Friday, April 11, 2014

Politics and its Worst and at its Best

Yesterday was Canadian politics and the House of Commons at their worst. Today was Canadian politics and the House of Commons at their best.

Former Finance Minister Jim Flaherty died today of a massive heart attack. He had resigned from Cabinet only one month ago with the intention of returning to the private sector and spending more time with his family. Coverage can be found in all major Canadian media, including here and here. The House of Commons rose for the day prior to the scheduled Question Period.

If yesterday was a case study in politicians conducting themselves like petulant toddlers, today was a case study in politicians putting partisanship aside and acting with grace and compassion.

It isn't that Jim Flaherty wasn't a partisan guy. He could be fiercely partisan - although today his colleagues chose to dwell on other times and other anecdotes when other qualities were on display. Even a fierce partisan knows that there are times to set such things aside. There is a human side to our political culture.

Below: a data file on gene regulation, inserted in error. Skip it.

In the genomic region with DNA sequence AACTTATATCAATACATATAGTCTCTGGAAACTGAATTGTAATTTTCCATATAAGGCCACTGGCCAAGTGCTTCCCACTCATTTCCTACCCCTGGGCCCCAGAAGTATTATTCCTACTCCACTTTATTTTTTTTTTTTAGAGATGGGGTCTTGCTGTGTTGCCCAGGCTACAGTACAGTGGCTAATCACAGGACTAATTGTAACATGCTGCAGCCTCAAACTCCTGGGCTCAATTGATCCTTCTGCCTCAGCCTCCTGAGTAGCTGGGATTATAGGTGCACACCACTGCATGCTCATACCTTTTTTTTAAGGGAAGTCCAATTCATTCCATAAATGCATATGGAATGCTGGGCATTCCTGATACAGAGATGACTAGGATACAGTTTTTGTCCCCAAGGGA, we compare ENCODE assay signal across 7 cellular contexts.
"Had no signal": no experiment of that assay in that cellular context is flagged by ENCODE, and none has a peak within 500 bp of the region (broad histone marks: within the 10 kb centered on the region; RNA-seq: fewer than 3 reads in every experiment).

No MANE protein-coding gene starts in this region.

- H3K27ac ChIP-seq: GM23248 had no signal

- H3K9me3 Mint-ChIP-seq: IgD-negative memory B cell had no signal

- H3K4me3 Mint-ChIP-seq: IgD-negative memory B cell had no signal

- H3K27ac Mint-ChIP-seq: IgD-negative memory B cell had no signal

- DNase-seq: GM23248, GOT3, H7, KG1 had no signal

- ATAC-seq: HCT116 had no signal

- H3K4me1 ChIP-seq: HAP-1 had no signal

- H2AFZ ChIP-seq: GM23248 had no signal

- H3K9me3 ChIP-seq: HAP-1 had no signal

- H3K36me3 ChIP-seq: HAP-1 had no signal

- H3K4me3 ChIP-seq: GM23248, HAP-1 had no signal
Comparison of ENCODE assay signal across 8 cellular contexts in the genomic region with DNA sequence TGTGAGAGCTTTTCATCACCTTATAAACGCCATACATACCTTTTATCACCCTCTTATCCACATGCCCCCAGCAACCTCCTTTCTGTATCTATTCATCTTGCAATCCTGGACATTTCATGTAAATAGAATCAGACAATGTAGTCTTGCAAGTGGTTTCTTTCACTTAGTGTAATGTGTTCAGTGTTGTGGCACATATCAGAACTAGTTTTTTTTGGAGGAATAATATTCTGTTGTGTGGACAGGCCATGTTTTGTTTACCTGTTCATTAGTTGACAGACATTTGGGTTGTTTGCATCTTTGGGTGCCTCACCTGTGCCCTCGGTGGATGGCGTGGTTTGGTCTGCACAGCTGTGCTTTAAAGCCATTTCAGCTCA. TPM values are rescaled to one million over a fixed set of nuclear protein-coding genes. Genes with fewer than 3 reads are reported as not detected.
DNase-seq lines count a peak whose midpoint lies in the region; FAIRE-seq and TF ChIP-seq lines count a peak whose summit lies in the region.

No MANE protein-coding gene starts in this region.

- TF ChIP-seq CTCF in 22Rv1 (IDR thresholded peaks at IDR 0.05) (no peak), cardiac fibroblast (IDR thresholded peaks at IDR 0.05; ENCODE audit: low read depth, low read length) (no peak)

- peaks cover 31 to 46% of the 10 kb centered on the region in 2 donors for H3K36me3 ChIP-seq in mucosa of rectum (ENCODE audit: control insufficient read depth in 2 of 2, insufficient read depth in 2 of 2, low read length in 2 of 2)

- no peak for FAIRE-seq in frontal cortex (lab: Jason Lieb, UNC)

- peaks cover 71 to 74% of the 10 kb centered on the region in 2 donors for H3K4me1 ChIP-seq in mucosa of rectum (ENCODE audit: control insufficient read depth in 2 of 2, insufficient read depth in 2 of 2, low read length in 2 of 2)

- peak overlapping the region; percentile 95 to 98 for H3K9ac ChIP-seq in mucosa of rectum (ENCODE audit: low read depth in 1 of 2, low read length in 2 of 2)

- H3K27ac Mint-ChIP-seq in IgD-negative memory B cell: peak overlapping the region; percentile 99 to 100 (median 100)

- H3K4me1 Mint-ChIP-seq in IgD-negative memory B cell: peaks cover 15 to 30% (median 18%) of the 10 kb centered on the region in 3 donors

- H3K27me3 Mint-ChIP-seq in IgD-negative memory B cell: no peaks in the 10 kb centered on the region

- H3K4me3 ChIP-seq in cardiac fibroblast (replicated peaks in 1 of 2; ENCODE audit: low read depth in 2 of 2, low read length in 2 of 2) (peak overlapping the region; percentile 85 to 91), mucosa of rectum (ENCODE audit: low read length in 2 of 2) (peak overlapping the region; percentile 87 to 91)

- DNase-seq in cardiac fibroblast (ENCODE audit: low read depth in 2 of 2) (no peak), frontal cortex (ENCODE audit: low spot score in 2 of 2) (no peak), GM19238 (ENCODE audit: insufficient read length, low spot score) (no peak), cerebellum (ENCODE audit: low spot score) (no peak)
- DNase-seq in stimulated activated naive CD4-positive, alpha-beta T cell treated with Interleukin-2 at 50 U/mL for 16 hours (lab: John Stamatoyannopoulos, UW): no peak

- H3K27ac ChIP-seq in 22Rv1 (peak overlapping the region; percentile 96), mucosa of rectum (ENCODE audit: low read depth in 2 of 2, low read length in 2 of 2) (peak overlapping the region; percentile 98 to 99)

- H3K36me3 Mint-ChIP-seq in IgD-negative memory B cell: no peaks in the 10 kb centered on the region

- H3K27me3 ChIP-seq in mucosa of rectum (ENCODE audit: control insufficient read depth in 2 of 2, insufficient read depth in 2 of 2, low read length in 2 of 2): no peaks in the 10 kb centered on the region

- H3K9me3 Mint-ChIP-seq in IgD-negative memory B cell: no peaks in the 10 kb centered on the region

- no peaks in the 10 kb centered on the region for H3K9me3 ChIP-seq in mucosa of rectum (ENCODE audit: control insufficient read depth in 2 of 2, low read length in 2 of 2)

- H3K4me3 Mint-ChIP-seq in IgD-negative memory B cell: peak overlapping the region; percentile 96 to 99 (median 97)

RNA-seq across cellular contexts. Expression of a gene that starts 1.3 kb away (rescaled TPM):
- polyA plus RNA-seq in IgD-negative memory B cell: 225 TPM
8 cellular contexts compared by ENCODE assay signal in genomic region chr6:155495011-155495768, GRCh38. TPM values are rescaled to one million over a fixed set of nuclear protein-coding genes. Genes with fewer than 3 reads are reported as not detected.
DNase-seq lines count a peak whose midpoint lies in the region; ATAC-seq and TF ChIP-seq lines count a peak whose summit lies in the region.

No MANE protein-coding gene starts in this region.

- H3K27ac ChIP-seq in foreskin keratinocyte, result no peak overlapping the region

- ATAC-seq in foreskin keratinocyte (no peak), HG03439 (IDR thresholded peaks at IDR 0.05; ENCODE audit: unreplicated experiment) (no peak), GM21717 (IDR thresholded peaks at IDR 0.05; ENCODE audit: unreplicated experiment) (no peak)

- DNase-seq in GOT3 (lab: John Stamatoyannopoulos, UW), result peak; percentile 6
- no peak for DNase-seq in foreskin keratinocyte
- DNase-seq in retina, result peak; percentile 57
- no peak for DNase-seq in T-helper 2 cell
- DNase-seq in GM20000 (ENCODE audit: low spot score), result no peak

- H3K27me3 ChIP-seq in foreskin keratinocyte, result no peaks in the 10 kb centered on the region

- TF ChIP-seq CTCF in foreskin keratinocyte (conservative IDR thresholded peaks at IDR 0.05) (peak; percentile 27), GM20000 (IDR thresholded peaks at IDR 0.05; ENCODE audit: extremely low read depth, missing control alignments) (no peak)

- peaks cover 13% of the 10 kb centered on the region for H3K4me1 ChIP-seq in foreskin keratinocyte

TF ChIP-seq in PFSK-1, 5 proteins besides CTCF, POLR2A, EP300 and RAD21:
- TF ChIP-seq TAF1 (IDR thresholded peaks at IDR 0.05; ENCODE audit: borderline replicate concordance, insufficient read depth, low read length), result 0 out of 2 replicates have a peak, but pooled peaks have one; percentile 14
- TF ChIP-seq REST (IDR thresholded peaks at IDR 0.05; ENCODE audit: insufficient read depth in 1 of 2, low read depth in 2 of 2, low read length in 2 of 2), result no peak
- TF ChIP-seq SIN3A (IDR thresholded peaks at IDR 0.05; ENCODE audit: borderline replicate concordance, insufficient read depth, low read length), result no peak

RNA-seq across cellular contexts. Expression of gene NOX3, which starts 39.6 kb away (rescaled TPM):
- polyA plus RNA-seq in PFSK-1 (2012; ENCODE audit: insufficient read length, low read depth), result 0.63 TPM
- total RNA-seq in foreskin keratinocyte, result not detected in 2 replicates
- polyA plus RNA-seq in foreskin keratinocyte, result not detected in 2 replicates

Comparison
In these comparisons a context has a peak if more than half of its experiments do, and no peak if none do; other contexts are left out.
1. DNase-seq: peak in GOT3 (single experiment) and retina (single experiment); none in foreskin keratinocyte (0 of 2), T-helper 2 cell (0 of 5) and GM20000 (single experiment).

A week ago, I blogged about why I couldn't find any humour in the self-destructive saga of Toronto Mayor Rob Ford. One of my memories of Jim Flaherty's non-partisan side was from last fall, when he was asked to comment on the scandal swirling around Ford.

Flaherty had served in the Ontario Legislature alongside Ford's father, and had been something of a mentor to the Ford brothers early in their political career. He did not choose the path of partisan pitbull, defending the mayor's indefensible conduct. Neither did he choose the path of partisan protectionism, distancing himself from Ford. Instead, he gave the very human response of one who sees a family friend committing slow suicide with alcohol and drugs. Watch the video here.

Last fall, I was asked to brief new members of our diocesan synod on how synod works, how to raise issues, how to get things done and so forth. Some of my non-church readers may be shocked to discover that ecclesiastical politics can sometimes be as fiercely fought as secular politics.

My closing admonition to that group was a reminder that, however heated the discussion, they should always remember that the person on the other side of the argument loved Jesus every bit as much as they did - and more importantly, Jesus loved that person just as much as he loved them.

We too often forget that most people get involved  in politics to accomplish what they believe is best for their country - even if they disagree with us about what that looks like.

Today the House of Commons remembered that.

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